Good samaritans have been the shining light in an otherwise dark coronavirus pandemic.
Two high school students, Matt Casertano, 15, and Dhruv Pai, 16, from Maryland started Teens Helping Seniors, a no-contact delivery program that provides the elderly with essential goods.
The program began in late March after the virus started affecting daily routines and “stay-at-home” orders were imposed.
The goal of the program is to help seniors who may have difficulties leaving their homes to get groceries or medication.
The CDC has reported that anyone over 60 and those that are immunocompromised are at a higher risk of catching the novel virus.
It’s a pretty straightforward operation: seniors send over their requests along with an address to Teens Helping Seniors. Volunteers then fulfill the order by picking up the groceries and delivering them. Throughout the whole process, volunteers are required to wear gloves and masks, and must wipe down bags to minimize the spread of infection. They call the customer when they're on their way, and payment is left at the door.
The FAQ page for the program says volunteers are not allowed to take donations, but they can accept gas money. It is strongly encouraged that anyone who wants to “tip” the volunteer contribute to the CDC Foundation instead.
Casertano told PEOPLE that he got the idea for the program after helping his grandparents get groceries following a flu hospitalization last year.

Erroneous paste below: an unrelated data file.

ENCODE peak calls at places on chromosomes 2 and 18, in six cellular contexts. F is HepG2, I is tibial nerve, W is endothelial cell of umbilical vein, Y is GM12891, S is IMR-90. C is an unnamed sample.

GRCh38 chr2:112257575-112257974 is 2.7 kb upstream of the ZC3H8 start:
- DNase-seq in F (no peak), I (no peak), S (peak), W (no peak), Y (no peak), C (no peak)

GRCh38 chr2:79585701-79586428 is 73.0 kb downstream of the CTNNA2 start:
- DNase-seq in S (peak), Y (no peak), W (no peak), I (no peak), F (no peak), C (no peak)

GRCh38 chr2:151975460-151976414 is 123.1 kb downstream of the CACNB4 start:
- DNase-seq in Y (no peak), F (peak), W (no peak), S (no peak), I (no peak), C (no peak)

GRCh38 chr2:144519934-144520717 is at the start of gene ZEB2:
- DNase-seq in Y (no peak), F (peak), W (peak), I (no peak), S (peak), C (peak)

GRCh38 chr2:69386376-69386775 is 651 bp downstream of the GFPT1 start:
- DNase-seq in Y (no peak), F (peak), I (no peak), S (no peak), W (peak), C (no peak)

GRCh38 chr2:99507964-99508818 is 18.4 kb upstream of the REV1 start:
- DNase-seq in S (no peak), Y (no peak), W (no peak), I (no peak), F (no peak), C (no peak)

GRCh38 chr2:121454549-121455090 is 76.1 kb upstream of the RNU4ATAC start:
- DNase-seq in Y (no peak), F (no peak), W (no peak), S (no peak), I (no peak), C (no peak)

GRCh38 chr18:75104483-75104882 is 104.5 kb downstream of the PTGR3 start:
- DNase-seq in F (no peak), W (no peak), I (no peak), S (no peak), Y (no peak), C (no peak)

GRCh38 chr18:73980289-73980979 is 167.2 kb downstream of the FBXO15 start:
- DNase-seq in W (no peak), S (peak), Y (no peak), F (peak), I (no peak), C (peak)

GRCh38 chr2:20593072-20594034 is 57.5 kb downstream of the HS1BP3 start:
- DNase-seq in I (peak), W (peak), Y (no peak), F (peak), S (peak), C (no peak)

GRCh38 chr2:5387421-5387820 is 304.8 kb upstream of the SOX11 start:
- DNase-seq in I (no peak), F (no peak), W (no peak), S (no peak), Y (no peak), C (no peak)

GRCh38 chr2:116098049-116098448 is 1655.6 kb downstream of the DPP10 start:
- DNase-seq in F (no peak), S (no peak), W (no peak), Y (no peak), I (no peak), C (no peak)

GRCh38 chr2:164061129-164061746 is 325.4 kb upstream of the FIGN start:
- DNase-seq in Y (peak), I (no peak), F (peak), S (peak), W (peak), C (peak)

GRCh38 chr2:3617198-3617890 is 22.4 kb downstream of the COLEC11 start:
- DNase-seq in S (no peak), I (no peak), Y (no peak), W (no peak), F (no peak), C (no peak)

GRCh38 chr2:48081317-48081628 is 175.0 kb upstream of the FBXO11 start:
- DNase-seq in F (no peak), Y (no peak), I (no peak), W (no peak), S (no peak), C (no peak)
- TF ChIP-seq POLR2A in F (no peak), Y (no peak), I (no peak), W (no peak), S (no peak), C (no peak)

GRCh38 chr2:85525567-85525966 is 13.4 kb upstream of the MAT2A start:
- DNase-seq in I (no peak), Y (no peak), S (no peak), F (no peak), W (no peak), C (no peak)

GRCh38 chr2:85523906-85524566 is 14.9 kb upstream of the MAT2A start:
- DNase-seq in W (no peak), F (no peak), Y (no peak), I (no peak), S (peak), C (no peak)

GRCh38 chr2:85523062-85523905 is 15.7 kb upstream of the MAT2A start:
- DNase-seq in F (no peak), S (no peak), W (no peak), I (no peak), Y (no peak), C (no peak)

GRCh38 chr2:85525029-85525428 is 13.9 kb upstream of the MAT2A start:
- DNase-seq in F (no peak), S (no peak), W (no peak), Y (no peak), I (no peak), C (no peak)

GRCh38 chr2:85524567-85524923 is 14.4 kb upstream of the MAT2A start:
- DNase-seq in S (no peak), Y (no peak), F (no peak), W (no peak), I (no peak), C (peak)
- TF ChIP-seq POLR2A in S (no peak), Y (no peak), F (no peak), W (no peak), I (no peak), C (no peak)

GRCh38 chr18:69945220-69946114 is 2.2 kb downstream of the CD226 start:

“My grandparents are both living in an apartment building,” he told the publication. “So when this virus came around, I was obviously extremely worried because he’s in a building where he has to be around a lot of people to get anywhere.”
“I know there are a lot of seniors who don’t have any family to fall back on during this time and life must be especially hard for them,” Pai added. “I thought, ‘Maybe there’s a way I could help them as a teen, who is in a lower age risk group for during the coronavirus pandemic.”
The program has been met with massive success. Since its inception, they've onboarded 60 volunteers and fulfilled over 120 requests.
And more keep pouring in each day.
“Everyday we get more and more volunteers and more and more seniors, so we’re expanding exponentially every single day,” Pai shared. “We’re growing really, really fast.”
Not only are they looking for more volunteers in areas where there has been an uptick of requests, but the students even noted that teens in other states have expressed interest in starting local chapters.
““Everyone we know is doing this out of the kindness of their own hearts,” Casertano said. “We want to inspire other teenagers in other parts of the country and around the world to start similar projects.”
Both the teens want their program to change how young people are portrayed in the media during the pandemic.
“One of my personal goals for this organization is to bring the generations together and to really show them that, despite our differences, we can still help each other.”
What started out as a kind idea to help those during an unprecedented situation is turning into an operation that will likely span long after the pandemic is over as “there are still people who physically can’t get groceries for themselves.”
There’s been no-shortage of feel-good stories of teens helping out those in need. Recently, a 12-year-old was championed after she used her spring break to make stylish face masks for healthcare providers. And a teen pilot used his time off from school to fly supplies to hospitals in rural parts of his state.